Black Robin on his journey documenting disability arts in the North East

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Black Robin is a photographer, filmmaker and arts practitioner who has captured the North East’s disability arts scene for many years. He shared with Katharine Goda the inspiration and frustrations of working to give under-represented groups a voice

What immediately strikes me is the language Black Robin uses when talking about his feelings about the background to his work within disability arts: ‘celebrate’, ‘support’, ‘champion’, ‘community’, ‘expression’, ‘passion’, ‘three-dimensional’, ‘world-class’, ‘unique’, and then ‘invisible’, ‘isolation’, ‘don’t fit the remit’, ‘designed by non-disabled people’, ‘very little benefit’. Black Robin’s work captures and enriches the ‘innovative arts in the margins’ with all its contradictions.

A female singer holds a microphone

Minika Green. Photo © Black Robin

Beginnings
Born out of his determination in the 1990s to find a more creative way of supporting young people to express themselves, he began photographing theatre productions and community arts projects, which led to him being commissioned to make a short 16mm film for a play going to the Edinburgh festival. This was an experiment in the very early days of multi-media theatre, “a challenge which really got under my skin,” prompting him to study film and communications and go on to photograph and film disability arts cabarets.

Attending events with his partner, who has played a hugely influential role in disability arts, he realised that, pre social media and digital cameras, very little was being recorded. This was work that was always innovative, with a real sense of community, but a community that was largely hidden. Celebrating, promoting and championing this across dance, theatre, comedy, exhibition openings and artists at work became a passion, “to give people a voice and to challenge how we are commonly viewed.”

He describes his approach as “a form of social documentary but more importantly… human documentary.” Both he and the groups he collaborates with take the portraits, each of which is accompanied by a statement to ensure individuals are not portrayed purely on the basis of their appearance:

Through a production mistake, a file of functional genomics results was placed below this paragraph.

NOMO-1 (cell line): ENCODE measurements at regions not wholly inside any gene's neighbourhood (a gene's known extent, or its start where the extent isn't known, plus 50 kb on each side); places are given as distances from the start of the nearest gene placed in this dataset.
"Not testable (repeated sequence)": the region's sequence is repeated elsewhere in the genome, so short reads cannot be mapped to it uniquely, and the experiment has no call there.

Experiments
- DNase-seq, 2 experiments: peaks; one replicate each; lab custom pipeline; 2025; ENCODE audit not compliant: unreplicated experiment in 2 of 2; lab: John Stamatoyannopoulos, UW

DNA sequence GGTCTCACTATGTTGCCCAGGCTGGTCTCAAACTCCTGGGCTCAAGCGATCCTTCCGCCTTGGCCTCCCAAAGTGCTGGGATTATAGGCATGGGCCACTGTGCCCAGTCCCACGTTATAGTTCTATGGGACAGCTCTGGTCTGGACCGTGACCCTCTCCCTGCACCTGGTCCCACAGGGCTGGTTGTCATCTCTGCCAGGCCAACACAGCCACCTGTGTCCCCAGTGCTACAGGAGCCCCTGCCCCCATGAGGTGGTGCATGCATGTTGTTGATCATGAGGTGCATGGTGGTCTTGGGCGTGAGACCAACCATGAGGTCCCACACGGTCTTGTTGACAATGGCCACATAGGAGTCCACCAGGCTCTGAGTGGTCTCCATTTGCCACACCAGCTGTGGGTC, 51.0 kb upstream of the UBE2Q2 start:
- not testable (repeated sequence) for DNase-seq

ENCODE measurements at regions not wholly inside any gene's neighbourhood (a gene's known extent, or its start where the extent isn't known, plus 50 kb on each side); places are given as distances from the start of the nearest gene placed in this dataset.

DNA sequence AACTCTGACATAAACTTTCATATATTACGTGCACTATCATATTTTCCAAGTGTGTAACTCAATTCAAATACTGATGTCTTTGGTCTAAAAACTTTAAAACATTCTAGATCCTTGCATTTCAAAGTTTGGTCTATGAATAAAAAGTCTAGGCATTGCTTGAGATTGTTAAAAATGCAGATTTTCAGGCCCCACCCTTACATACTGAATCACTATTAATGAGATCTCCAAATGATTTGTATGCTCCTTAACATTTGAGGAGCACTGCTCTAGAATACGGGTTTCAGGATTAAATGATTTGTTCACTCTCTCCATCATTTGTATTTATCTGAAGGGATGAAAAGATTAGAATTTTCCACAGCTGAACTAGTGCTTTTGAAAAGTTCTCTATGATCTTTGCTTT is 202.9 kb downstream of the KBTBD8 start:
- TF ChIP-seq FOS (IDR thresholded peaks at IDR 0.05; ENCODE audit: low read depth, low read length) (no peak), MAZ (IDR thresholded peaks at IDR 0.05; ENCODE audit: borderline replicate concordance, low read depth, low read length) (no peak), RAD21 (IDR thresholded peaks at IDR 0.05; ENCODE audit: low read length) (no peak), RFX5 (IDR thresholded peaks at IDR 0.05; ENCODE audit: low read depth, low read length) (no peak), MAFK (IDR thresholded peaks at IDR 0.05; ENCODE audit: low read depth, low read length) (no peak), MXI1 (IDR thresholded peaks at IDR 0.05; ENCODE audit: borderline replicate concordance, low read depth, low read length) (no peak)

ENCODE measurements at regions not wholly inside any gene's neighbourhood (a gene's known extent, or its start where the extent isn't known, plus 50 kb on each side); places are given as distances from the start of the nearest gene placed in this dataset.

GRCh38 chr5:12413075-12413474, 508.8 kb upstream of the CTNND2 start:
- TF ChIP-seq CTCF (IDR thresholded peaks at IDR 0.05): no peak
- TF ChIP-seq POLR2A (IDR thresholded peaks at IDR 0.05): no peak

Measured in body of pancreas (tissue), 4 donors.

“They may reveal that they love Elvis, eat lots of chocolate ice cream; may talk about how tricky access is, or how they are really supported by their families; they may talk about verbal abuse they receive, or their love of singing karaoke.”

When preparing an exhibition he asks his subjects to reveal a further layer of themselves. Each contributor gifts a significant object and an explanation of why it is important to them. This is crucial both in the experience of gaining agency over representation and in the challenge to expectations, with each person presented three-dimensionally and with empathy.

A woman with a big smile, eyes closed poses against a mirror

Vici-Wreford Sinnott. Photo © Black Robin

What has changed in disability arts?
Black Robin describes a time of hope in the late 1990s and early 2000s, with legislation changing attitudes, and funding for disabled arts forums providing support and a sense of community to disabled artists. He sees the progress as unravelled by the financial crash and finance policies of successive governments.

Now, he says:

“the large-scale funding initiatives of the Arts Council don’t come anywhere near my life as an artist. They feel designed by non-disabled people and don’t reach me, or many of the artists I know from the North East. I think we see very little benefit from that at all up here. Lots of disabled artists continue to make good work but with very little fanfare from arts funders so we remain invisible, if we don’t fit the remit of their funding initiatives.”

What needs to change?
My questions about what it means to be an ’emerging artist’ make him chuckle. He describes the contradiction: emerging suggests he is just beginning and yet he has worked in disability arts for a long time, just with a very low profile.